Keywords: Hadron physics, DIRC detectors, Photon sensors
3:10 pm N-38-6

Status and perspective of the FARCOS telescope array (#3847)

L. Acosta1, 2, L. Auditore3, 4, C. Boiano5, G. Cardella2, A. Castoldi6, 5, M. D'Andrea2, E. De Filippo2, D. Dell'Aquila7, 8, S. De Luca3, 4, F. Favela2, F. Fichera2, N. Giudice9, 2, B. Gnoffo9, 2, A. Grimaldi2, C. Guazzoni6, 5, G. Lanzalone10, 11, F. Librizzi2, I. Lombardo7, 8, C. Maiolino11, S. Maffessanti6, 5, N. S. Martorana9, 2, S. Norella3, 4, A. Pagano2, E. V. Pagano9, 11, M. Papa2, T. Parsani6, 5, G. Passaro11, S. Pirrone2, G. Politi9, 2, F. Previdi12, 5, L. Quattrocchi9, 2, F. Rizzo9, 11, P. Russotto11, G. Sacca'2, G. M. Salemi2, D. Sciliberto2, A. Trifirò3, 4, M. Trimarchi3, 4, M. Vigilante7, 8

1 Universidad Nacional Autónoma de México, Instituto de Física, Mexico City, Mexico
2 INFN, Sezione di Catania, Catania, Italy
3 Universita’ degli Studi di Messina, Dip. di Scienze MIFT, Messina, Italy
4 INFN, Gruppo Collegato di Messina, Messina, Italy
5 INFN, Sezione di Milano, Milano, Italy
6 Politecnico di Milano, DEIB, Milano, Italy
7 Universita' degli Studi di Napoli Federico II, Dip. Fisica, Napoli, Italy
8 INFN, Sezione di Napoli, Napoli, Italy
9 Universita’ degli Studi di Catania, Dipartimento di Fisica e Astronomia, Catania, Italy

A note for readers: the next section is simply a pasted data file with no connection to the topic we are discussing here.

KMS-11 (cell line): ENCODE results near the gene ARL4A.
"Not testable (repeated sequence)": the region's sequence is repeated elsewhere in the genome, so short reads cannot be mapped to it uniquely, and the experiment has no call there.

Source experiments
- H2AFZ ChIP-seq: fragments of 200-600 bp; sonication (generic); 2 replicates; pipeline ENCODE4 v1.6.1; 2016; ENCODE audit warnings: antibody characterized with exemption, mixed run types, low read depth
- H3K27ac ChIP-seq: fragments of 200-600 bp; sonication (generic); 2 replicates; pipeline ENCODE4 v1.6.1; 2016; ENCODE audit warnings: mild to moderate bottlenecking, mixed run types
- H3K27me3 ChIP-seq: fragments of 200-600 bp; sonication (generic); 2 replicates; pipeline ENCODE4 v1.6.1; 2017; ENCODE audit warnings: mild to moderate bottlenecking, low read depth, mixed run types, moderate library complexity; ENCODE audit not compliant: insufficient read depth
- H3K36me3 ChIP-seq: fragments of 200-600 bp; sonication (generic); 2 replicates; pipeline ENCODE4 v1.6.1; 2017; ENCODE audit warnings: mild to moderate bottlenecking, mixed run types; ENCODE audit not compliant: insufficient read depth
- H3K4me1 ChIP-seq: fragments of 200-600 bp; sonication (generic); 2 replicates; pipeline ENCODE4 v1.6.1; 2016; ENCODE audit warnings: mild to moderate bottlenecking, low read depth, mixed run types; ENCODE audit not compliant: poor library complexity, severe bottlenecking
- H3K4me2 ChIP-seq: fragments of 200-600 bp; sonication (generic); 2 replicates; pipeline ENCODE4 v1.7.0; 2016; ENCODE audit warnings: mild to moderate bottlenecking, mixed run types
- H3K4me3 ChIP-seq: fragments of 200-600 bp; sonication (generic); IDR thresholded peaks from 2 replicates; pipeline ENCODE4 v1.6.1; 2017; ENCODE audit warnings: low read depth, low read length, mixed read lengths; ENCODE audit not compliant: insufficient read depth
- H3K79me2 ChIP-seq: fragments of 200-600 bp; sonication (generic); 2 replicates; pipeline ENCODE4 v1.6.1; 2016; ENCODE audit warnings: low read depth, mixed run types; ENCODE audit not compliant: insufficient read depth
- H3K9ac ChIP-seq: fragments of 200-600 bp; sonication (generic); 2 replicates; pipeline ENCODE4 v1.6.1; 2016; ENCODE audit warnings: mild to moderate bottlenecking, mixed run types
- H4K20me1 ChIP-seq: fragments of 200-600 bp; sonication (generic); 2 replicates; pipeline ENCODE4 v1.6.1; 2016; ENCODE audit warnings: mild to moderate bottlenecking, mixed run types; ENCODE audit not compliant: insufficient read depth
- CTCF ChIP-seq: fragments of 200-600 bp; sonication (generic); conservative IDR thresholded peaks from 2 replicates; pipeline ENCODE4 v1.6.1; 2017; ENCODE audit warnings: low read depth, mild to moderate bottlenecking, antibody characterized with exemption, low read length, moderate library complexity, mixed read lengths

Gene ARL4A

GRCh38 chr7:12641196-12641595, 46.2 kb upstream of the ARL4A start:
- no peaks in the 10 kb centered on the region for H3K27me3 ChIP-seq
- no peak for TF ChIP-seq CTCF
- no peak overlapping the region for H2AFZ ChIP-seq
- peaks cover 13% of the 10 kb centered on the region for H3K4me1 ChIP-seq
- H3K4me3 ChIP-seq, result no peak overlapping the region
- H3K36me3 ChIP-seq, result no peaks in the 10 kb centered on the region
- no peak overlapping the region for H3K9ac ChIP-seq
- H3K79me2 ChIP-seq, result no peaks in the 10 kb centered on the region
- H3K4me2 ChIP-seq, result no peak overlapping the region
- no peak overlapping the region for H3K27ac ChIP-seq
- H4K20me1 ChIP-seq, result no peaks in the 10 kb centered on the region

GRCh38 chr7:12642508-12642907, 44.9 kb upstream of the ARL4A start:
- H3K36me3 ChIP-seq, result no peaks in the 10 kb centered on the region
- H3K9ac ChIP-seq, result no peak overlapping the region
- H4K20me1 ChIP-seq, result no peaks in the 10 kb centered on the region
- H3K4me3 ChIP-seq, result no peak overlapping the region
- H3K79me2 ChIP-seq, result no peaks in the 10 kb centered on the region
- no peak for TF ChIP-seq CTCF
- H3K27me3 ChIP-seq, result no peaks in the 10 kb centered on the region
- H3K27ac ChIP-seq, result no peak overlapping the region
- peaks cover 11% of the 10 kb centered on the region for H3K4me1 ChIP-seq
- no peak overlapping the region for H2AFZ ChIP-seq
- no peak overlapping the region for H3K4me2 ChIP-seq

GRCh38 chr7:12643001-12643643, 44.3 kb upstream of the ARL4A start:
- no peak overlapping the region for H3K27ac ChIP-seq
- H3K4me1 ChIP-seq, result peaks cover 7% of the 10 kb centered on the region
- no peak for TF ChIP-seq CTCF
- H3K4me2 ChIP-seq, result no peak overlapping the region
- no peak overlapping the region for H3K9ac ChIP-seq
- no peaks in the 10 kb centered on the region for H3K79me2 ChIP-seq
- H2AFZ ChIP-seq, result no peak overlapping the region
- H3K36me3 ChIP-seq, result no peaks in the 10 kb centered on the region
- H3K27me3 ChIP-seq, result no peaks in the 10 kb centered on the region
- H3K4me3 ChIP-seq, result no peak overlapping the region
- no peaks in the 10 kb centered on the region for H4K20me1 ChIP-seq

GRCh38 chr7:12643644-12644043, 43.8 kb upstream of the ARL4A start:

10 Universita' KORE, Facolta' di Ingegneria e Architettura, Enna, Italy
11 INFN, Laboratori Nazionali del Sud, Catania, Italy
12 Universita' degli Studi di Bergamo, Dip. di Ingegneria gestionale, dell'informazione e della produzione, Bergamo, Italy


Few years ago we proposed a novel detection system – named FARCOS (Femtoscopy ARray for COrrelations and Spectroscopy) – to target different open cases in nuclear physics. The basic cluster unit of the FARCOS array is a telescope structure with an active area of 6.4 × 6.4 cm2 composed of three detection stages. The ΔE stages are DC-coupled Double-Sided Silicon Strip Detectors (DSSSDs), 300 μm thick and 1500 μm thick, featuring 32 × 32 orthogonal strips. The third stage, acting as calorimeter, is composed of four truncated pyramids of CsI(Tl) crystals with an active area of 3.2 × 3.2 cm2 and an absorption length of 6 cm arranged in window configuration. The final system will be a modular assembly of 20 telescopes.

A key feature of FARCOS, not present in similar existing correlator systems, is the capability to operate pulse-shape analysis in order to fully identify the particles stopping even in the first detection layer.

The FARCOS frontend electronics has been designed to feature a dynamic range in excess of half GeV with 4 different selectable gain values and an energy resolution of the order of 10 keV FWHM with a power budget of about 10 mW/channel (ASIC only). 16-channel charge preamplifiers are integrated in a single chip. A dedicated 8 layer frontend board houses 2 ASICs and the line-drivers needed to provide a differential output and to drive the several-meter long connections. The performance of the individual components has been extensively qualified together with the performance of few workhorses of the FARCOS clusters in view of the assembly of the final telescopes foreseen for fall 2017.

The presentation will focus on the relevant features of the FARCOS telescope array. The final structure of the FARCOS telescope will be critically revised and the measured performance of the different components will be discussed, with a special focus on their impact on the upcoming measurement campaigns.

Work supported by INFN (NEWCHIM experiment).

Keywords: FARCOS telescope, Correlator, Femtoscopy, Particle identification